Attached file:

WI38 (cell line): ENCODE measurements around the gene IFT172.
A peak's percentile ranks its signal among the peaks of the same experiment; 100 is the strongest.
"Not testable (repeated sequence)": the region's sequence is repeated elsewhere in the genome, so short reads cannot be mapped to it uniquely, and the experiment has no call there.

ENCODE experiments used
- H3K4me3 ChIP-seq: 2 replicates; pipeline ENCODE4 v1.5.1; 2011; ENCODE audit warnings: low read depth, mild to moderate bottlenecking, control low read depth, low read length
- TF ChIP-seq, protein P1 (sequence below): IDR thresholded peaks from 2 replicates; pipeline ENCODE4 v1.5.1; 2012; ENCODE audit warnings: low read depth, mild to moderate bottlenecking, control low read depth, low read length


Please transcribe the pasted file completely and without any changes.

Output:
WI38 (cell line): ENCODE measurements around the gene IFT172.
A peak's percentile ranks its signal among the peaks of the same experiment; 100 is the strongest.
"Not testable (repeated sequence)": the region's sequence is repeated elsewhere in the genome, so short reads cannot be mapped to it uniquely, and the experiment has no call there.

ENCODE experiments used
- H3K4me3 ChIP-seq: 2 replicates; pipeline ENCODE4 v1.5.1; 2011; ENCODE audit warnings: low read depth, mild to moderate bottlenecking, control low read depth, low read length
- TF ChIP-seq, protein P1 (sequence below): IDR thresholded peaks from 2 replicates; pipeline ENCODE4 v1.5.1; 2012; ENCODE audit warnings: low read depth, mild to moderate bottlenecking, control low read depth, low read length